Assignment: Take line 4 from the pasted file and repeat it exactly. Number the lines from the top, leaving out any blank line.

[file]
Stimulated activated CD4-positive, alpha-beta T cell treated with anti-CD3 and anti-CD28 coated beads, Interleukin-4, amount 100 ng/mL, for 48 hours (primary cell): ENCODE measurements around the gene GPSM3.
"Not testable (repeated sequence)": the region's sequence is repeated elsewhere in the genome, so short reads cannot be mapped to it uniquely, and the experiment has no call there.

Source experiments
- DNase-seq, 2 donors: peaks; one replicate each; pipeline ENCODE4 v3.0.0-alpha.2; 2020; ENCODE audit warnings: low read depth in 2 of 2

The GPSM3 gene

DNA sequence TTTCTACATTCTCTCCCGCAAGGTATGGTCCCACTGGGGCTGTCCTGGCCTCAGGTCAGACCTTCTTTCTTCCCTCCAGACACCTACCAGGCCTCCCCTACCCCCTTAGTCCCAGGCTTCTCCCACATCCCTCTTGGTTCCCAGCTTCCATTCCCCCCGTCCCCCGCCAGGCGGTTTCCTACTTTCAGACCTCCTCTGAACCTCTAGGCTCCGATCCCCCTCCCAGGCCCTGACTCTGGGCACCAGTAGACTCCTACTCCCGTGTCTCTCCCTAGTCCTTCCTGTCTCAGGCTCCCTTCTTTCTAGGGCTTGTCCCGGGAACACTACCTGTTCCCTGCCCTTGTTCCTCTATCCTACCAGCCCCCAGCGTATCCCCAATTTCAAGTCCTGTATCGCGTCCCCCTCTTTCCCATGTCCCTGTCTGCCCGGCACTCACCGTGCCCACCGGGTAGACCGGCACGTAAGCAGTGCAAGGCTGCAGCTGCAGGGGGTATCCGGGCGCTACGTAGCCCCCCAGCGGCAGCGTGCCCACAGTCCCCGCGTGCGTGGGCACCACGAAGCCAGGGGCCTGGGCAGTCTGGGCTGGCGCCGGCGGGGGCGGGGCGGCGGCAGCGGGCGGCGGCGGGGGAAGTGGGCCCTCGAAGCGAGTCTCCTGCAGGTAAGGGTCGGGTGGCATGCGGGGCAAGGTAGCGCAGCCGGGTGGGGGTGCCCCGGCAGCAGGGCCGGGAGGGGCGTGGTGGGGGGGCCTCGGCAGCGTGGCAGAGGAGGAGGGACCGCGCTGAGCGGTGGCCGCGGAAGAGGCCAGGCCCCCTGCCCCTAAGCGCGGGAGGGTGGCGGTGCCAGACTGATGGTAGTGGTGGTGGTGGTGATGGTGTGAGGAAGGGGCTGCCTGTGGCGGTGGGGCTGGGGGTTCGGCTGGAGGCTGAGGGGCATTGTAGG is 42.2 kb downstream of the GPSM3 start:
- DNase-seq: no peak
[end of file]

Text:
- DNase-seq, 2 donors: peaks; one replicate each; pipeline ENCODE4 v3.0.0-alpha.2; 2020; ENCODE audit warnings: low read depth in 2 of 2